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ArtStory: Vincent van Gogh Page
|Donald Judd was an early and influential Minimalist artist who made large-scale geometric objects, often of industrial materials and serially arranged on the floor or wall. He helped found the Chinati Foundation in Marfa, Texas, where many key works of Minimalism are installed.
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|Franz Kline was an American abstract painter and one of the pioneers of Abstract Expressionism. His signature black-and-white abstractions were inspired by Japanese calligraphy, and inspired a later generation of artists who created Minimalism.
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|Robert Creeley was an American poet and original member of the Black Mountain poets during the mid-twentieth century. Creeley wrote in what some critics cubbed a "free verse" style, wherein traditional poetic codes and rhythms were largely disregarded. He was the New York Poet Laureate from 1989 to 1991.
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ArtStory: Abstract Expressionism Page
|Russian Constructivism emerged with the Revolution of 1917 and sought a new approach to making objects, one which abolished the traditional concern with composition and replaced it with 'construction,' which called for a new attention to the technical character of materials. It was hoped that these inquiries would yield ideas for mass production. The movement was an important influence on geometric abstraction.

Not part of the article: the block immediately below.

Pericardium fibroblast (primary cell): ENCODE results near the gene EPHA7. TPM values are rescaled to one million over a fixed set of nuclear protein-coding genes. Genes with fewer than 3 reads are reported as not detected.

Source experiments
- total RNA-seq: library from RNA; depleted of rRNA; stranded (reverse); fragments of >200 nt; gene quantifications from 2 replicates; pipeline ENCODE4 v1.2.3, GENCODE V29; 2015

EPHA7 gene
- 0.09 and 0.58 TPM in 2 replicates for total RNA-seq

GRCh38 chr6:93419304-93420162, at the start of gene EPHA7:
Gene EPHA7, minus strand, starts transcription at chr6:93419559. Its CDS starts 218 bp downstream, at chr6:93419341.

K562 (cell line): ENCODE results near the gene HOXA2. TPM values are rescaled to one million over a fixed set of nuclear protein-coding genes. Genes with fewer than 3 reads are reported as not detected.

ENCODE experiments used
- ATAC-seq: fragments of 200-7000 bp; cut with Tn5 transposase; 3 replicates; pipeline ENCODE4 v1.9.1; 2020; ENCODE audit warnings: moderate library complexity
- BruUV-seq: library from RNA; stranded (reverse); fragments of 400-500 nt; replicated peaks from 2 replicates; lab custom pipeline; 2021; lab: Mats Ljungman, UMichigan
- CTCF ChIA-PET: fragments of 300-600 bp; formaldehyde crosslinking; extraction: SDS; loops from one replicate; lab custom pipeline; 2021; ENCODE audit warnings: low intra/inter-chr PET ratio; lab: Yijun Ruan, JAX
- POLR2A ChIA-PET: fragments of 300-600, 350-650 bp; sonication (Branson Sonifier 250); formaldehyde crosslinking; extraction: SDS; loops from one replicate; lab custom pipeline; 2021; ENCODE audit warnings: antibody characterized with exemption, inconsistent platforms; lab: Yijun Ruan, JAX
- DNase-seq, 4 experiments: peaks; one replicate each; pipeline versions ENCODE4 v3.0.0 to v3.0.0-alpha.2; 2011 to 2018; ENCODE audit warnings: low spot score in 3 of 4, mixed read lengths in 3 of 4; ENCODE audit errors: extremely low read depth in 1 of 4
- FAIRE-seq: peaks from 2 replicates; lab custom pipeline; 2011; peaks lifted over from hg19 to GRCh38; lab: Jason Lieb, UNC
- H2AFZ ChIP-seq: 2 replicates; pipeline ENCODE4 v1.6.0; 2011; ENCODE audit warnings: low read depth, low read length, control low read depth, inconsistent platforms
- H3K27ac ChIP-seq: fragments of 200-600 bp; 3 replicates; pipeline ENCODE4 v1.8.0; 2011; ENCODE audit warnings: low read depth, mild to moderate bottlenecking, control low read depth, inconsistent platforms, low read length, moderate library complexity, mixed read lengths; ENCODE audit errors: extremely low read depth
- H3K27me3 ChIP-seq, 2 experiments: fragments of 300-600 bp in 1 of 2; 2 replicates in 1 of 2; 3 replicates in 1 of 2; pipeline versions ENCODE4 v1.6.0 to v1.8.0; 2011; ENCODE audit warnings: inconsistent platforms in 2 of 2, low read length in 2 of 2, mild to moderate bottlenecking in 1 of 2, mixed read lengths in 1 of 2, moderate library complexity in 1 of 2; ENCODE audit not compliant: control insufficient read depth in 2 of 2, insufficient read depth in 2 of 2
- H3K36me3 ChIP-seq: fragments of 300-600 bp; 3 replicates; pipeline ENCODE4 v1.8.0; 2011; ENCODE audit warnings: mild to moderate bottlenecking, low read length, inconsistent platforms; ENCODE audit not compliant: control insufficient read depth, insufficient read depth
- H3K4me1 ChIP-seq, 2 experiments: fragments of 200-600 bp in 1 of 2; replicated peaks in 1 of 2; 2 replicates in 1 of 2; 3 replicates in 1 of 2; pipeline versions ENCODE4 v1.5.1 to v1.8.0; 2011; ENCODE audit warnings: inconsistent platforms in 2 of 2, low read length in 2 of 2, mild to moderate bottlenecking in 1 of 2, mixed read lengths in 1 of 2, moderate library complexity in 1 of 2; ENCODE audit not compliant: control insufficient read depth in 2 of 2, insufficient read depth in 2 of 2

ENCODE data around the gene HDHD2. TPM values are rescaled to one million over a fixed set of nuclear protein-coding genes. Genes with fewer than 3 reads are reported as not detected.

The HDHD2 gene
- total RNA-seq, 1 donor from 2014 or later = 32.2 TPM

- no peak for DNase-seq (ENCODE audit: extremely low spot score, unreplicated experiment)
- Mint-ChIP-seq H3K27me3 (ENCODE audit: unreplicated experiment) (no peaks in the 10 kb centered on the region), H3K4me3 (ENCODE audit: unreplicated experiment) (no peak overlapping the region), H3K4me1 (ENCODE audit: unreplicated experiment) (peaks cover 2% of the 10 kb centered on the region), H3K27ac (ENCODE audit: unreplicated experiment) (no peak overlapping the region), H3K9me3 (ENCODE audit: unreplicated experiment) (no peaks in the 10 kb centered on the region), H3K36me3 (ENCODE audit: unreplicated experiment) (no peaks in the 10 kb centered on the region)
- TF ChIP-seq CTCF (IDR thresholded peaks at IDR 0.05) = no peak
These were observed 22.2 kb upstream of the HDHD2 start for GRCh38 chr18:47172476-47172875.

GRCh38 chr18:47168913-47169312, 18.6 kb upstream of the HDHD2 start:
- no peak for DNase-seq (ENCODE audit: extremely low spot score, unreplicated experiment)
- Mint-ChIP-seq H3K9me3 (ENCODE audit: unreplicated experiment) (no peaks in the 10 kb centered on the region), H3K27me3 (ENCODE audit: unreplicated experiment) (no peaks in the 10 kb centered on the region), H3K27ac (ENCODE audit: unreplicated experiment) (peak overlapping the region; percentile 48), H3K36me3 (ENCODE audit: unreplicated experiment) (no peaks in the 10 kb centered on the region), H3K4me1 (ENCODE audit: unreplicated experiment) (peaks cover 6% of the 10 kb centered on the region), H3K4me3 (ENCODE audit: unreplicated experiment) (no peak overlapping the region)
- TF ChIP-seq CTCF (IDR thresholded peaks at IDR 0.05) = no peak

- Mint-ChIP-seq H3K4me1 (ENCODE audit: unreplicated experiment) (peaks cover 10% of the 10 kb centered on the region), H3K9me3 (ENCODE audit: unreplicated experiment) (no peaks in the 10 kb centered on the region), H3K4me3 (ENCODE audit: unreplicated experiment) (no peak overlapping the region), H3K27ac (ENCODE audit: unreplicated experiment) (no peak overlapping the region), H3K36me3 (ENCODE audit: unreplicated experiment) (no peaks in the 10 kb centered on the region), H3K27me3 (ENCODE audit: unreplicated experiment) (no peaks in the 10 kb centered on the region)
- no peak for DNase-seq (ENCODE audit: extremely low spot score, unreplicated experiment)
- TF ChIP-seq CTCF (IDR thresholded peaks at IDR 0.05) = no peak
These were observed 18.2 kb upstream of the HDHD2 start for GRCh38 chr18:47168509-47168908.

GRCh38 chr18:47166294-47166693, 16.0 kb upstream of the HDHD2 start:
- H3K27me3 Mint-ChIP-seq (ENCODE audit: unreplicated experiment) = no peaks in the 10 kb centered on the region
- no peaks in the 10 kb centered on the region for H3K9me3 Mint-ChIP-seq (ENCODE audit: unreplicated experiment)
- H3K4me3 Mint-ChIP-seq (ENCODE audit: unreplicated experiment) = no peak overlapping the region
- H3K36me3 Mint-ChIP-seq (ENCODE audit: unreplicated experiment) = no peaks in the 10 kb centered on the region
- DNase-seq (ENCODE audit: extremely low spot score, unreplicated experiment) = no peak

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|Cubism was developed by Pablo Picasso and Georges Braque between 1907-1911, and it continued to be highly influential long after its decline. This classic phase has two stages: 'Analytic', in which forms seem to be 'analyzed' and fragmented; and 'Synthetic', in which pre-existing materials such as newspaper and wood veneer are collaged to the surface of the canvas.
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|Frank Stella is an American artist whose geometric paintings and shaped canvases underscore the idea of the painting as object. A major influence on Minimalism, his iconic works include nested black and white stripes and concentric, angular half-circles in bright colors.
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|Nancy Rubins is an American sculptor and conceptual artist. She is best known for her large-scale public artworks that employ salvaged industrial and consumer goods.
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|British artists of the 1950s were the first to make popular culture the dominant subject of their art, and this idea became an international phenomenon in the 1960s. But the Pop art movement is most associated with New York, and artists such as Andy Warhol, who broke with the private concerns of the Abstract Expressionists, and turned to themes which touched on public life and mass society.
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|When Harold Rosenberg coined the term "Action Painting," he was emphasizing the importance of not the artwork itself - the objet d'art - but the process by which the work was made. Thus, Process Art refers to the actions or, in some cases, the performance of creating a work of art. The actual term was popularized by Robert Morris for a 1968 exhibition at the Guggenheim Museum.